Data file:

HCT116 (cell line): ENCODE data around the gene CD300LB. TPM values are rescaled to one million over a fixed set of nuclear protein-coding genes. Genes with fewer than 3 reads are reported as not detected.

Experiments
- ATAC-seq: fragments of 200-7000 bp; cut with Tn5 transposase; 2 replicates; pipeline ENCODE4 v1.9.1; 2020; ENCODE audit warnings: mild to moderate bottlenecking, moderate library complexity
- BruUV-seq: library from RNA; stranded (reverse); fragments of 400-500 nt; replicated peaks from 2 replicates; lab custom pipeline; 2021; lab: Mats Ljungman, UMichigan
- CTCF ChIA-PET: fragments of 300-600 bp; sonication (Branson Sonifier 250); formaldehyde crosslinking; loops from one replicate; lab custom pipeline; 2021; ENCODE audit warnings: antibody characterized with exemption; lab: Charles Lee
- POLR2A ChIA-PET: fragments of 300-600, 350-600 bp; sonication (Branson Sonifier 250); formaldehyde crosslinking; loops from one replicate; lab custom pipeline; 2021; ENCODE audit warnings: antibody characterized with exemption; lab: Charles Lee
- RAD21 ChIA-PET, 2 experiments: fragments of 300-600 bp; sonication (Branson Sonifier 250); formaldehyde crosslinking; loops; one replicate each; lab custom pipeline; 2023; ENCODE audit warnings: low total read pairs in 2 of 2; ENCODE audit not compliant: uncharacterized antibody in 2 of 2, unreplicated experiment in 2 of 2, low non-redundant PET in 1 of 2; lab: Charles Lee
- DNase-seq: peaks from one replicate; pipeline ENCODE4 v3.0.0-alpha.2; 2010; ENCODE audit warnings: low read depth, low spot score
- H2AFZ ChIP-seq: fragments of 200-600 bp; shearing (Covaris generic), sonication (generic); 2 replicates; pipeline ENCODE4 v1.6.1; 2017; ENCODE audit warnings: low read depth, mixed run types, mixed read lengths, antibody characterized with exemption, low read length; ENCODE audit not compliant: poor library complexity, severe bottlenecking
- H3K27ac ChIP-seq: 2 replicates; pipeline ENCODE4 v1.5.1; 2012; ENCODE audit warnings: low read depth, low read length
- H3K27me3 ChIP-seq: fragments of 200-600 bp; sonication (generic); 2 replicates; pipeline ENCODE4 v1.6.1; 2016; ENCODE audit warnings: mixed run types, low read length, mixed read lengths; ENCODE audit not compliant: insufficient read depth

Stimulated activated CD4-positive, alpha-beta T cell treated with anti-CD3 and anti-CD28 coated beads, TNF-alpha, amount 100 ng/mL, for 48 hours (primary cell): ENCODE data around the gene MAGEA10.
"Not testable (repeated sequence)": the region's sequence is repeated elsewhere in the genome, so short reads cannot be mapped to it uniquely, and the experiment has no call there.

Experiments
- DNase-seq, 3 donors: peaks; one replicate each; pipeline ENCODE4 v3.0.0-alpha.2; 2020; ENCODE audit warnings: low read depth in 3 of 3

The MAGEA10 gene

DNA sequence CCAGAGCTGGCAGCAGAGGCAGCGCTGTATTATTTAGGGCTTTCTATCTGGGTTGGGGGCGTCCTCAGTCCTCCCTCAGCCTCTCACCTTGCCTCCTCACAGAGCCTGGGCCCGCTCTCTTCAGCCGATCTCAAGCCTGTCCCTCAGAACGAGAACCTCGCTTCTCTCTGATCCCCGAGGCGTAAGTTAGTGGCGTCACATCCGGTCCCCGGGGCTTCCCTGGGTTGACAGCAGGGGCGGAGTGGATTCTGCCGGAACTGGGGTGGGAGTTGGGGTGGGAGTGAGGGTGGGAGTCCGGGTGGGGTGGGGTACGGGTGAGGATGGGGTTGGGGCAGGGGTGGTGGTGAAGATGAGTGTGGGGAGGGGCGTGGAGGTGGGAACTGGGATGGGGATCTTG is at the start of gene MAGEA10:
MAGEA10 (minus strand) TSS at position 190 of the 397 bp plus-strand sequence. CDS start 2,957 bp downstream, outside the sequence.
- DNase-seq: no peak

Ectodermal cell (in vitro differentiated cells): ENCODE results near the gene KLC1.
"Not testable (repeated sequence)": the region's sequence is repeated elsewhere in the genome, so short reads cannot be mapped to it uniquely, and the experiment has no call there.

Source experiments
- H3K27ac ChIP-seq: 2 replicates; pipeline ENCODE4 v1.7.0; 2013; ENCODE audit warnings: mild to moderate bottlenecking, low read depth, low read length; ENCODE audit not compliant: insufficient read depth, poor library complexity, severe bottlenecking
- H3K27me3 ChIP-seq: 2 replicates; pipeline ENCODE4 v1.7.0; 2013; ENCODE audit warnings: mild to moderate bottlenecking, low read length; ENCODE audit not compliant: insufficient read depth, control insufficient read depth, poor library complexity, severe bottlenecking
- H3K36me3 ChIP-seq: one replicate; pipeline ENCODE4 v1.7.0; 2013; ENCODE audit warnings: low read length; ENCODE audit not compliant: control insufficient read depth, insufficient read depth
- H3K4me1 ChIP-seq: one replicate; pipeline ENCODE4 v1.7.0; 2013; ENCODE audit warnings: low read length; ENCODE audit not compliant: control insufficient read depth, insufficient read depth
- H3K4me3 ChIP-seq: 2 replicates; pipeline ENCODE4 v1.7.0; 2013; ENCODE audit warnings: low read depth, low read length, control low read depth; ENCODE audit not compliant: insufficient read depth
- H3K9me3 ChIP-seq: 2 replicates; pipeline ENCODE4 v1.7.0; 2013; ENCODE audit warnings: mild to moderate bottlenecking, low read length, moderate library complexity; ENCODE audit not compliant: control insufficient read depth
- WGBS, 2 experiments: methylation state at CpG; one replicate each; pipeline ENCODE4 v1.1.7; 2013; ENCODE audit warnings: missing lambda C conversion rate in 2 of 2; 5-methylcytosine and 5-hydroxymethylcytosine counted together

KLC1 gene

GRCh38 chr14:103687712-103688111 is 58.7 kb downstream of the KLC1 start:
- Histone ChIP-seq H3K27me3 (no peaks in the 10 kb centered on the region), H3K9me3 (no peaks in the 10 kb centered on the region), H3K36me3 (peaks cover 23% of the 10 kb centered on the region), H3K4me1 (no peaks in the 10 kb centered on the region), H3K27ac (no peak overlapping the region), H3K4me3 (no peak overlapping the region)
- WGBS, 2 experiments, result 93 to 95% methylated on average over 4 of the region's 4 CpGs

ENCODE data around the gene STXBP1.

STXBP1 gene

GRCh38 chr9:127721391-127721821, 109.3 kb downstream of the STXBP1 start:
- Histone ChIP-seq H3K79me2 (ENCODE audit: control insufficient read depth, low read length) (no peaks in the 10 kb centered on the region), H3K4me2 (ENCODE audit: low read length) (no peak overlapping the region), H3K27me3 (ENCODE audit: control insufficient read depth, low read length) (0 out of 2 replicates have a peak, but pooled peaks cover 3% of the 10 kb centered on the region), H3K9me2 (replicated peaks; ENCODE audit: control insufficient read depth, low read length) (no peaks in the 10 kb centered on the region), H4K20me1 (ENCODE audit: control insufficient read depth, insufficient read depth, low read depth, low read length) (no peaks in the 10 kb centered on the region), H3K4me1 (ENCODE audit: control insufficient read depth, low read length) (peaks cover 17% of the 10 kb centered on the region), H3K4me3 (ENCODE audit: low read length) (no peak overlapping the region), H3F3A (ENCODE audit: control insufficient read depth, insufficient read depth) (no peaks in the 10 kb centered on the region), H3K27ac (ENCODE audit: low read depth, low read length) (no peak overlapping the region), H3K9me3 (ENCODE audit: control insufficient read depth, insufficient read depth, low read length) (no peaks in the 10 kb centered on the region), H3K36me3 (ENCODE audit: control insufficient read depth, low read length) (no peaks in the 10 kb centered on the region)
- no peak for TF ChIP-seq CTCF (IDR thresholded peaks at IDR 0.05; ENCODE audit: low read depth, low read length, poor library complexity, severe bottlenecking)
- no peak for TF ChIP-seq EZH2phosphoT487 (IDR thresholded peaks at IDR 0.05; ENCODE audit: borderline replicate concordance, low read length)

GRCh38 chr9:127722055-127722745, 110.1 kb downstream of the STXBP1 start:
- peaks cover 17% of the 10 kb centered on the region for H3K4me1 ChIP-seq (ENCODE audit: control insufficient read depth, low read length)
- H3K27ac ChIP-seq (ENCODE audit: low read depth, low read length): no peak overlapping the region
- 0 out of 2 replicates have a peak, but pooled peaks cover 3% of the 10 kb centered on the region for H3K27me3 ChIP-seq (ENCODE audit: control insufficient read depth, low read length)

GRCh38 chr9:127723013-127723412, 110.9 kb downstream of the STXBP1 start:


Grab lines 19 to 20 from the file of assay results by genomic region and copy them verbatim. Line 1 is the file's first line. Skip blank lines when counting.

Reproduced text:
- DNase-seq: no peak

Ectodermal cell (in vitro differentiated cells): ENCODE results near the gene KLC1.